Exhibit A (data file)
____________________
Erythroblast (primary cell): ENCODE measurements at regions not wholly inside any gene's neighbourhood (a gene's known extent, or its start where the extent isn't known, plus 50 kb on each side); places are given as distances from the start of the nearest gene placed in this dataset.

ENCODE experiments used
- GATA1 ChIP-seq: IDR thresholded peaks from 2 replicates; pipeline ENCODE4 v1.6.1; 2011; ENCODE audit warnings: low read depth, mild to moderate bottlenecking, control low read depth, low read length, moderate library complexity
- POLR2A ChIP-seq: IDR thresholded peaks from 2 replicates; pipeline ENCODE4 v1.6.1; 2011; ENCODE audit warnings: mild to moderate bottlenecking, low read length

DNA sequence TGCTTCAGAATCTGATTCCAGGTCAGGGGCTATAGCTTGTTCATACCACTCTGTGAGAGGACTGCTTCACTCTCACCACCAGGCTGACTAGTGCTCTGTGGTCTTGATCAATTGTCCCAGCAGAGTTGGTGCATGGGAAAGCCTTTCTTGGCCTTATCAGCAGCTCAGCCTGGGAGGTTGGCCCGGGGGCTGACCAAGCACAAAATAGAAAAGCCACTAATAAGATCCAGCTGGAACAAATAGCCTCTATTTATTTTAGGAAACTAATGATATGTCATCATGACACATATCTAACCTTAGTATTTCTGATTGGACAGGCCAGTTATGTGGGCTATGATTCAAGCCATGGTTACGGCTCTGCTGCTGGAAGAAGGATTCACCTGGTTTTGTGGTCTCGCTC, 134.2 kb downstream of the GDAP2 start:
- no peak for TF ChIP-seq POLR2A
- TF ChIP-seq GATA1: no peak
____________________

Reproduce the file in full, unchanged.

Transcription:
Erythroblast (primary cell): ENCODE measurements at regions not wholly inside any gene's neighbourhood (a gene's known extent, or its start where the extent isn't known, plus 50 kb on each side); places are given as distances from the start of the nearest gene placed in this dataset.

ENCODE experiments used
- GATA1 ChIP-seq: IDR thresholded peaks from 2 replicates; pipeline ENCODE4 v1.6.1; 2011; ENCODE audit warnings: low read depth, mild to moderate bottlenecking, control low read depth, low read length, moderate library complexity
- POLR2A ChIP-seq: IDR thresholded peaks from 2 replicates; pipeline ENCODE4 v1.6.1; 2011; ENCODE audit warnings: mild to moderate bottlenecking, low read length

DNA sequence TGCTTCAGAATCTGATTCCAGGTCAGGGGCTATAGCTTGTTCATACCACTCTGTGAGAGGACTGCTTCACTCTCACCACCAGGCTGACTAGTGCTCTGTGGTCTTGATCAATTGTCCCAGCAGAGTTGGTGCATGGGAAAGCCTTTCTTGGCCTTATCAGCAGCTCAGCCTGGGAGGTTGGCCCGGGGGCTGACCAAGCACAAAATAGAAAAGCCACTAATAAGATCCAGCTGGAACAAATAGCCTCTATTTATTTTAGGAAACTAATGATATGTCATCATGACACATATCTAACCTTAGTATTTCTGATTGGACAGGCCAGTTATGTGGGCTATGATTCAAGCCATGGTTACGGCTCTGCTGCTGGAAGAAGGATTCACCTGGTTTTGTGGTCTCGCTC, 134.2 kb downstream of the GDAP2 start:
- no peak for TF ChIP-seq POLR2A
- TF ChIP-seq GATA1: no peak